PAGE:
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Retailers ‘failing to inspire customers in stores’

shopping

6 January 2017

  • Director of Aston Centre for Retail Insights (ACRI) responds to disappointing New Year footfall figures
  • ACRI research shows 78% of Brits opt for online shopping instead of the high street or department stores
  • Professor Heiner Evanschitzky claims the high street’s saving grace is to provide an ‘inspirational shopping experience’

The slump retailers experienced in footfall during the opening weekend of the New Year is due to a failure to create an inspirational customer experience and a poor allocation of staff resources, according to a leading retail expert at Aston University.

Professor Heiner Evanschitzky, Director of the Aston Centre for Retail Insights (ACRI) at Aston Business School, said: “It does not come as a surprise that footfall was disappointing over the holiday period. Our research shows that 78% of Brits opt for online shopping rather than going to the High Street or department stores to buy gifts. This is because they find shopping stressful and only a minority find the experience of actually visiting a shop inspiring.

“Traditional retailers are attempting to compete with the rise of online shopping platforms on price – and are missing a trick in the process. What they need to focus on is something that online providers cannot easily replicate: an inspirational shopping experience. People browsing in stores should be met with an environment that is entertaining and informative, with a focus on showcasing products in unexpected combinations or contexts. Our research shows this can improve customer satisfaction and lead to an increase in sales per customer.”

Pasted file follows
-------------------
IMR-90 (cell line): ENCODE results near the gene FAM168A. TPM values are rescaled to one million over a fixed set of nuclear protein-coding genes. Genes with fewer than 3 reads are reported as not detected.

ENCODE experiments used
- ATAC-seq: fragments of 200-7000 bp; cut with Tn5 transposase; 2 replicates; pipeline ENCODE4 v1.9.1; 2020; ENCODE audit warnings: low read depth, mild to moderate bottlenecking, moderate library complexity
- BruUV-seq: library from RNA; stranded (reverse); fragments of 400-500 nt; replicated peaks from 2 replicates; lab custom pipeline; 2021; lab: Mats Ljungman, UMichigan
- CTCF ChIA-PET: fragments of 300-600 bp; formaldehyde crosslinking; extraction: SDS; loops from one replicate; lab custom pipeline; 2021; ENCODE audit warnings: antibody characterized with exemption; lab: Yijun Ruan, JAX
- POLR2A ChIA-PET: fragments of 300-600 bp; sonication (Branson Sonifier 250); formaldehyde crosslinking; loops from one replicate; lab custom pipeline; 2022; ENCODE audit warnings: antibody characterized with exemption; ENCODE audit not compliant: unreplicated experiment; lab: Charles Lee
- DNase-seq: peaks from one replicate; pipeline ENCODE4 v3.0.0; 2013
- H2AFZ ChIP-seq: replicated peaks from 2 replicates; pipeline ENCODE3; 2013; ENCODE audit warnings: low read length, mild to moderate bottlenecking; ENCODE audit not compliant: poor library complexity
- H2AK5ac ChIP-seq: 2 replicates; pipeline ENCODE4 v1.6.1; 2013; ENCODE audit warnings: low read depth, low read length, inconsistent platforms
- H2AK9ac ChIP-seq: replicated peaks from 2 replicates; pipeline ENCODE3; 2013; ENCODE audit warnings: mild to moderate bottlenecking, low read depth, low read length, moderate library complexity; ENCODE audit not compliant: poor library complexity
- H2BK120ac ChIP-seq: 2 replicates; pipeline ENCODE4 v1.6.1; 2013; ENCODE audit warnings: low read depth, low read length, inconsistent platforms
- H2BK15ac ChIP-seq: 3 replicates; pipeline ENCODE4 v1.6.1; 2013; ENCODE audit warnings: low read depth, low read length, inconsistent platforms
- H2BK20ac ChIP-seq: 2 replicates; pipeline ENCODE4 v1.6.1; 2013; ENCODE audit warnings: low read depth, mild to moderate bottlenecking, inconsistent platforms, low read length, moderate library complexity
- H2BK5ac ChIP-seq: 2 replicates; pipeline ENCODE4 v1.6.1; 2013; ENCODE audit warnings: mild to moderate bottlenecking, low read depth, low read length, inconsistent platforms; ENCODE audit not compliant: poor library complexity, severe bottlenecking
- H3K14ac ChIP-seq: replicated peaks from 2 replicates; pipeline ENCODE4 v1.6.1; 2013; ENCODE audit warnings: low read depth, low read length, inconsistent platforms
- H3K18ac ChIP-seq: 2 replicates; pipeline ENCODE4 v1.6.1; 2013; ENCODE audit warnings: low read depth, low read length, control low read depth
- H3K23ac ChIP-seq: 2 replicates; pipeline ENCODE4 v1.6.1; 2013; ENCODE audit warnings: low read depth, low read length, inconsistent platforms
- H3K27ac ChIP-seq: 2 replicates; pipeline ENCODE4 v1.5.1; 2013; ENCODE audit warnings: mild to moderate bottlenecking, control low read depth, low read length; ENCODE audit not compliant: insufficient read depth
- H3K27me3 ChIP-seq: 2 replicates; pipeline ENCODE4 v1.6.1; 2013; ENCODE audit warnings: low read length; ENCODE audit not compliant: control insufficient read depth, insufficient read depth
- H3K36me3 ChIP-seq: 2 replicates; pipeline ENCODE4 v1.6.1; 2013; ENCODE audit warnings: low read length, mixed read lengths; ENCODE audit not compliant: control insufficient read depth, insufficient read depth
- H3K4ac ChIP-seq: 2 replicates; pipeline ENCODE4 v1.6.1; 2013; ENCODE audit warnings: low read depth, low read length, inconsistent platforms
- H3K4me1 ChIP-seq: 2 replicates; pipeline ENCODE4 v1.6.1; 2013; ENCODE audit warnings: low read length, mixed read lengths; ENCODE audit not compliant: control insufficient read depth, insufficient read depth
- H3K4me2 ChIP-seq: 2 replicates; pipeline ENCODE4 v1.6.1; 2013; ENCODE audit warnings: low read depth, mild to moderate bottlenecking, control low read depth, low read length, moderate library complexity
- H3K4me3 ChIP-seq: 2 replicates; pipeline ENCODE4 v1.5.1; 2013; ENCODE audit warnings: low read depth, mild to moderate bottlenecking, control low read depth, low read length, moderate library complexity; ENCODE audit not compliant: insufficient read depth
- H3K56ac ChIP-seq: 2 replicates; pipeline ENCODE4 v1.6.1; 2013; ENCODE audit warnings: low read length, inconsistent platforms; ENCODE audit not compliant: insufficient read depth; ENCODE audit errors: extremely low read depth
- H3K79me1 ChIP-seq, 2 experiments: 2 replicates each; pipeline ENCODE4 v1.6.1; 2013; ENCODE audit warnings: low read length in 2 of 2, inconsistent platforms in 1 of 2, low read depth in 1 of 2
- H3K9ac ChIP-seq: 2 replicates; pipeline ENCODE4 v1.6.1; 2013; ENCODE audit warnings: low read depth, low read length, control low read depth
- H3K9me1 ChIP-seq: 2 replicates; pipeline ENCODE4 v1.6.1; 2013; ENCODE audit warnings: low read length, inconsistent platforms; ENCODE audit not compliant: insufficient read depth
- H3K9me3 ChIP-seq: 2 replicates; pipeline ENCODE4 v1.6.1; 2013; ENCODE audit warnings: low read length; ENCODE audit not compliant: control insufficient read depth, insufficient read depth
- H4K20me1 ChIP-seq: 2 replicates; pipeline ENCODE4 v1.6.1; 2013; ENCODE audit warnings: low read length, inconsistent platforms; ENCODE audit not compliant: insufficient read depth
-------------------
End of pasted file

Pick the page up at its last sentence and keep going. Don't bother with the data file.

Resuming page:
According to Professor Evanschitzky, there are a number of strategies retailers can adopt to inspire the customer and combat declining footfall.

He says: “There are two key factors that come into play when you try to inspire customers. First, retailers must improve their store design, and display products by use rather than by category. Second, they should ensure sales staff spend their time interacting with customers, inspiring and advising them – not focusing on re-stocking shelves, which can be done when there are few or no customers in the store.

“Online is an important distribution channel and traditional retailers must embrace it. But it is vital they also invest in improving their stores and equipping staff to help make shopping an enjoyable experience. For instance, they can use digital technology like QR codes to make it easier for customers to purchase a product they interacted with in-store whenever and wherever is most convenient.

“There is still an important role for the physical store to play, and we can already see online retailers such as Amazon approaching this from the other side. By moving offline and creating a physical presence, they are acknowledging that physical interaction with customers is a golden opportunity to inspire them and ensure they find the right products.”

ENDS 

Notes to the editor

About Heiner Evanschitzky

About Aston University

  • Founded in 1895 and a University since 1966, Aston University has been always been a force for change. For 50 years the University has been transforming lives through pioneering research, innovative teaching and graduate employability success. Aston is renowned for its opportunity enabler through broad access and inspiring academics, providing education that is applied and has real impact on all areas of society, business and industry. True to Aston’s Coat of Arms which bears the word ‘Forward’, in 2016 Aston will hold a year-long anniversary celebration to recognise its heritage and achievements, but with a focus to drive forward the next stage in the University’s exciting journey. www.aston.ac.uk/50
  • Aston's Vice-Chancellor and Chief Executive, Professor Alec Cameron, is the principal academic and executive officer of the University. Alec has overall responsibility for Aston's executive management and day-to-day direction.

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